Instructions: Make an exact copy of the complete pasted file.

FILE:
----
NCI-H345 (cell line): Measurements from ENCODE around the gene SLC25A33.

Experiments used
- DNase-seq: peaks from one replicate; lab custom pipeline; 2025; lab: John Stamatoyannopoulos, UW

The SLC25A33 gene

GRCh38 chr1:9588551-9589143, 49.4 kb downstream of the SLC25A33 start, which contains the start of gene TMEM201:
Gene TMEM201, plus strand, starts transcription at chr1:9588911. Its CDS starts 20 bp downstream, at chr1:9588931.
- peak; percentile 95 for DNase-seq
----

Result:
NCI-H345 (cell line): Measurements from ENCODE around the gene SLC25A33.

Experiments used
- DNase-seq: peaks from one replicate; lab custom pipeline; 2025; lab: John Stamatoyannopoulos, UW

The SLC25A33 gene

GRCh38 chr1:9588551-9589143, 49.4 kb downstream of the SLC25A33 start, which contains the start of gene TMEM201:
Gene TMEM201, plus strand, starts transcription at chr1:9588911. Its CDS starts 20 bp downstream, at chr1:9588931.
- peak; percentile 95 for DNase-seq